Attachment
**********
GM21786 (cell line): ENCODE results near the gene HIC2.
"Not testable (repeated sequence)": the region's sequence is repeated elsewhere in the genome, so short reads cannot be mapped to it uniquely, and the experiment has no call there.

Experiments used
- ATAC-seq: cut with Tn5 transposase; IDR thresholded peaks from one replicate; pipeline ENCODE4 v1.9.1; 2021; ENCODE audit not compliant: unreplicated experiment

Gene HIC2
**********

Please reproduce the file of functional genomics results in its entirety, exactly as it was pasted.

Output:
GM21786 (cell line): ENCODE results near the gene HIC2.
"Not testable (repeated sequence)": the region's sequence is repeated elsewhere in the genome, so short reads cannot be mapped to it uniquely, and the experiment has no call there.

Experiments used
- ATAC-seq: cut with Tn5 transposase; IDR thresholded peaks from one replicate; pipeline ENCODE4 v1.9.1; 2021; ENCODE audit not compliant: unreplicated experiment

Gene HIC2